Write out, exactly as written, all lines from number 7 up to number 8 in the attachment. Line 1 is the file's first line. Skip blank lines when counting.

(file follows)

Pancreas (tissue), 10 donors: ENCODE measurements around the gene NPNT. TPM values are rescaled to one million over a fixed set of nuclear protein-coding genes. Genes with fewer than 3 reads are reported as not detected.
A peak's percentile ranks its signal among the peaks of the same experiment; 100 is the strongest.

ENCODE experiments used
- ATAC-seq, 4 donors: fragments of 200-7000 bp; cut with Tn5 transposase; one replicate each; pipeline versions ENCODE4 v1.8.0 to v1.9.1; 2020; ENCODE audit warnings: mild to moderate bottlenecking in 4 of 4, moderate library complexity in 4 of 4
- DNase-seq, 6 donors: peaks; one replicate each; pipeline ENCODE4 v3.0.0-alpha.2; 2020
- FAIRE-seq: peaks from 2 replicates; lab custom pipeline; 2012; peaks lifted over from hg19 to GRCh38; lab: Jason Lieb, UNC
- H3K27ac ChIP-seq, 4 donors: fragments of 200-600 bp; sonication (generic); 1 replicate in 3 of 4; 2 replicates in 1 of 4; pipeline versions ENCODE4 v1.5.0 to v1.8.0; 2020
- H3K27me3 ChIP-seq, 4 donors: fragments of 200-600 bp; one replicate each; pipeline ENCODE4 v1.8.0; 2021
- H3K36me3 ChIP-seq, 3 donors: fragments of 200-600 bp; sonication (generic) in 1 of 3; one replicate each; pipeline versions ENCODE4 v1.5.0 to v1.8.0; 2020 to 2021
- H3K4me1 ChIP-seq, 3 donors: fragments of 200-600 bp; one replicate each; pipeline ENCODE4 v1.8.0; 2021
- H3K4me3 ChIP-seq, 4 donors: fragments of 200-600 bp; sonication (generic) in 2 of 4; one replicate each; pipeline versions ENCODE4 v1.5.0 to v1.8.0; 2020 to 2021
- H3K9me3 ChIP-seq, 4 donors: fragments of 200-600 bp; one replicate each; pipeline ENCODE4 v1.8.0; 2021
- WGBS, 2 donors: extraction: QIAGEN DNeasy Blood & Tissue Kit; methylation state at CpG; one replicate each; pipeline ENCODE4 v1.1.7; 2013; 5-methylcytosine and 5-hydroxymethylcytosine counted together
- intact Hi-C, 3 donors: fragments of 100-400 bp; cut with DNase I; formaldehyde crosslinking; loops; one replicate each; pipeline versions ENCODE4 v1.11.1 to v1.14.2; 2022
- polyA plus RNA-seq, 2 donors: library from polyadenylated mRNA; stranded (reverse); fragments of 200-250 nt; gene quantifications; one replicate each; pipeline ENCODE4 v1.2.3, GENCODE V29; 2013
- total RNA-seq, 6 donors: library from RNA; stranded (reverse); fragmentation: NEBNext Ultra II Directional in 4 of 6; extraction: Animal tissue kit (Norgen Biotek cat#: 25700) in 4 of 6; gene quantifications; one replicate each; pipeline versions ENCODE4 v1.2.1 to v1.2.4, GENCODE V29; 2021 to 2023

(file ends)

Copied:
- H3K27ac ChIP-seq, 4 donors: fragments of 200-600 bp; sonication (generic); 1 replicate in 3 of 4; 2 replicates in 1 of 4; pipeline versions ENCODE4 v1.5.0 to v1.8.0; 2020
- H3K27me3 ChIP-seq, 4 donors: fragments of 200-600 bp; one replicate each; pipeline ENCODE4 v1.8.0; 2021